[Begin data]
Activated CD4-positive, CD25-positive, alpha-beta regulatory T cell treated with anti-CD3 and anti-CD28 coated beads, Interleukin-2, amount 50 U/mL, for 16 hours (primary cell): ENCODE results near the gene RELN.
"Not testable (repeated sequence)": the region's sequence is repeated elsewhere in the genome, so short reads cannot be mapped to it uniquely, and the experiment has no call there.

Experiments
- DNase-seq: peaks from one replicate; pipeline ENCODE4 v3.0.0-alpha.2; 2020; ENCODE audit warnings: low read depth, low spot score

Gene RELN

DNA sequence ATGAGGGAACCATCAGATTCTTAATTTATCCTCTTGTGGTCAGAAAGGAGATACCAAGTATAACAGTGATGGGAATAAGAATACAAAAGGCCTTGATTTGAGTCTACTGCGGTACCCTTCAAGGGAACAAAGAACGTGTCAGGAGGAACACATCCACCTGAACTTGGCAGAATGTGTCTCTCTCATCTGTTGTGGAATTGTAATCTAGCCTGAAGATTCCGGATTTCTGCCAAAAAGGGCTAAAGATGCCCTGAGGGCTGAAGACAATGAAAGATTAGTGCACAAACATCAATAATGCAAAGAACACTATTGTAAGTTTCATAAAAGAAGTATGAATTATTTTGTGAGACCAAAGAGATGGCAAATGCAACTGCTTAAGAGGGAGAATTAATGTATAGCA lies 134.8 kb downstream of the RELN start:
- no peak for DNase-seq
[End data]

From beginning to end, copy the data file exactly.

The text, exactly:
Activated CD4-positive, CD25-positive, alpha-beta regulatory T cell treated with anti-CD3 and anti-CD28 coated beads, Interleukin-2, amount 50 U/mL, for 16 hours (primary cell): ENCODE results near the gene RELN.
"Not testable (repeated sequence)": the region's sequence is repeated elsewhere in the genome, so short reads cannot be mapped to it uniquely, and the experiment has no call there.

Experiments
- DNase-seq: peaks from one replicate; pipeline ENCODE4 v3.0.0-alpha.2; 2020; ENCODE audit warnings: low read depth, low spot score

Gene RELN

DNA sequence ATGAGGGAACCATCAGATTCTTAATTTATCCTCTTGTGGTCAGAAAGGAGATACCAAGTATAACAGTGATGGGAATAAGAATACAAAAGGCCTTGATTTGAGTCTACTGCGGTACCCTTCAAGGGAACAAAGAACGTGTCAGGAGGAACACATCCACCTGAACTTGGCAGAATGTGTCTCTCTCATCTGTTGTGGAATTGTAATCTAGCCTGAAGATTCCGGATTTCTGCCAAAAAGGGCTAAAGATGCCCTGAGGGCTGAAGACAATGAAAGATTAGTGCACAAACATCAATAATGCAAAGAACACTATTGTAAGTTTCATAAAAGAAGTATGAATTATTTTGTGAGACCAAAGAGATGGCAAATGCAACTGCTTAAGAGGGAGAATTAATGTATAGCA lies 134.8 kb downstream of the RELN start:
- no peak for DNase-seq